Design Council CABE has come under fire for soft-pedaling green spaces in its long-awaited review of the future of design in the built environment.
The Bishop Review was the culmination of talks with architecture, planning, housing and surveying professional groups, but the Landscape Institute was the only green-space organisation with a role.
The document called for Design Council CABE to "empower" others to deliver good design and ditch the current centralised system of design reviews.
Author Peter Bishop said: "Communities are the new clients. What is required are new models of engagement, clear advice and a simple point of access to support." He called for a national design agenda and for Design Council CABE to offer strategic advice to the Government at all levels of procurement.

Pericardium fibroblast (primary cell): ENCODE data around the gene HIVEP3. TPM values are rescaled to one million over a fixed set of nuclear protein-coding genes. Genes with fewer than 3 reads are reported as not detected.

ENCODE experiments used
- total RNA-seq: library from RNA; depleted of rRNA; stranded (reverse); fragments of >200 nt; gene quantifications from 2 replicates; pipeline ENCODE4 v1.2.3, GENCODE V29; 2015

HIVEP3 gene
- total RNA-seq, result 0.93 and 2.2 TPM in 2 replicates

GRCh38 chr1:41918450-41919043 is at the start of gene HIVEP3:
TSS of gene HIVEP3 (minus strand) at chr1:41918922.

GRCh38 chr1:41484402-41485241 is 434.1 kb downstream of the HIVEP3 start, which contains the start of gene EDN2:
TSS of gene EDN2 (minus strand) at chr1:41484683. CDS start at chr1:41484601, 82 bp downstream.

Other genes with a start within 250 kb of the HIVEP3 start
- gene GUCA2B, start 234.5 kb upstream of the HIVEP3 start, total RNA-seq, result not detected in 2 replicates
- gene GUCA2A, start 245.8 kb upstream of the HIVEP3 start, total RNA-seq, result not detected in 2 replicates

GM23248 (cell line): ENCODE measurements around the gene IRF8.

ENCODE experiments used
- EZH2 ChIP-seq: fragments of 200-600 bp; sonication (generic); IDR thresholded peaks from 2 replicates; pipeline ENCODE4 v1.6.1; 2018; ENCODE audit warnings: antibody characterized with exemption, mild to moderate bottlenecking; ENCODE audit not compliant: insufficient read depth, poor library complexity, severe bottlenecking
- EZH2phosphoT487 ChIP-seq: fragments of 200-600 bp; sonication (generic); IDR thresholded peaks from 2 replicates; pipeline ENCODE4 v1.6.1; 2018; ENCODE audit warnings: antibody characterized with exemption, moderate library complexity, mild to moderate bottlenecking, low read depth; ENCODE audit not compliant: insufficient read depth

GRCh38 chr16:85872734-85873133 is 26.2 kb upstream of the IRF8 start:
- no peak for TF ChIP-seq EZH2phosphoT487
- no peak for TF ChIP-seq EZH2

The group should become a centre of excellence to pool research and lead innovation, he added.
Landscape Institute president Jo Watkins said the document clearly set out the importance of good design but said this made it "all the more important to have robust and reliable design support across the country for our landscapes".
Parks consultant Sid Sullivan said: "CABE Space was launched a few years ago as a consolation for not having a full-blown department, but it had 25 staff. Only about four people moved across, and what can they realistically achieve?
"I want to see how Design Council CABE will work with sector groups such as GreenSpace and institutes of horticulture, groundsmanship and arboriculture. From what I gather, this has little to do with parks but buildings and rebranding the council."
Greenspace consultant Peter Wilkinson sat in a seminar before publication and said: "I don't think the words 'green space' were mentioned until 20 minutes before the end, and then the debate went back to the hard stuff."
Percentage of all carbon emissions for which buildings are responsible - 50%.